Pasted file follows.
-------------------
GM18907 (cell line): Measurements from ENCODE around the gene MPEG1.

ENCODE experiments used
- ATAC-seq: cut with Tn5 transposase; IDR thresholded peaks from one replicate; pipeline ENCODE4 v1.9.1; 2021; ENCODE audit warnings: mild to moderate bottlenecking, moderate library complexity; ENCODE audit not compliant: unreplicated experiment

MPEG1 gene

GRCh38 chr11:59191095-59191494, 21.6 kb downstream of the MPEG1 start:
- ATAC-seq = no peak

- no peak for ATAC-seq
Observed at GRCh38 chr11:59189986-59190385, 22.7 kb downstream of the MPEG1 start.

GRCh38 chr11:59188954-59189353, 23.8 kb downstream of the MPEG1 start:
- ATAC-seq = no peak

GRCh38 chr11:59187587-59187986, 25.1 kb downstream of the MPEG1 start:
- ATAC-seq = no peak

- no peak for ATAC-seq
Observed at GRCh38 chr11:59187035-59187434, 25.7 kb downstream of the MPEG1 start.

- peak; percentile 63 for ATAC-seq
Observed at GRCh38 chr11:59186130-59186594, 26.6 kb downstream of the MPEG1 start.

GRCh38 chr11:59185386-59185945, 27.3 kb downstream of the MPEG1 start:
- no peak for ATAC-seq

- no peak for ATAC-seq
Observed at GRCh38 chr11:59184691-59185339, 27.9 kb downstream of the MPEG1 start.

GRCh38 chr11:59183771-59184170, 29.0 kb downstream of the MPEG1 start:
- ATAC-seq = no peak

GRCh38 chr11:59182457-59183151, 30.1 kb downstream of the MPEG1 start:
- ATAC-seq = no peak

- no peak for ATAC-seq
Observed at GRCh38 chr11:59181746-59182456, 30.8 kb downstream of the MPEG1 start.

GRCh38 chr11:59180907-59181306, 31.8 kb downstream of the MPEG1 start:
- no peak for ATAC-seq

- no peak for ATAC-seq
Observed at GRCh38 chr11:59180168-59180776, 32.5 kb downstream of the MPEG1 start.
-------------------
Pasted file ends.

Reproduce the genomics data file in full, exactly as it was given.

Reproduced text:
GM18907 (cell line): Measurements from ENCODE around the gene MPEG1.

ENCODE experiments used
- ATAC-seq: cut with Tn5 transposase; IDR thresholded peaks from one replicate; pipeline ENCODE4 v1.9.1; 2021; ENCODE audit warnings: mild to moderate bottlenecking, moderate library complexity; ENCODE audit not compliant: unreplicated experiment

MPEG1 gene

GRCh38 chr11:59191095-59191494, 21.6 kb downstream of the MPEG1 start:
- ATAC-seq = no peak

- no peak for ATAC-seq
Observed at GRCh38 chr11:59189986-59190385, 22.7 kb downstream of the MPEG1 start.

GRCh38 chr11:59188954-59189353, 23.8 kb downstream of the MPEG1 start:
- ATAC-seq = no peak

GRCh38 chr11:59187587-59187986, 25.1 kb downstream of the MPEG1 start:
- ATAC-seq = no peak

- no peak for ATAC-seq
Observed at GRCh38 chr11:59187035-59187434, 25.7 kb downstream of the MPEG1 start.

- peak; percentile 63 for ATAC-seq
Observed at GRCh38 chr11:59186130-59186594, 26.6 kb downstream of the MPEG1 start.

GRCh38 chr11:59185386-59185945, 27.3 kb downstream of the MPEG1 start:
- no peak for ATAC-seq

- no peak for ATAC-seq
Observed at GRCh38 chr11:59184691-59185339, 27.9 kb downstream of the MPEG1 start.

GRCh38 chr11:59183771-59184170, 29.0 kb downstream of the MPEG1 start:
- ATAC-seq = no peak

GRCh38 chr11:59182457-59183151, 30.1 kb downstream of the MPEG1 start:
- ATAC-seq = no peak

- no peak for ATAC-seq
Observed at GRCh38 chr11:59181746-59182456, 30.8 kb downstream of the MPEG1 start.

GRCh38 chr11:59180907-59181306, 31.8 kb downstream of the MPEG1 start:
- no peak for ATAC-seq

- no peak for ATAC-seq
Observed at GRCh38 chr11:59180168-59180776, 32.5 kb downstream of the MPEG1 start.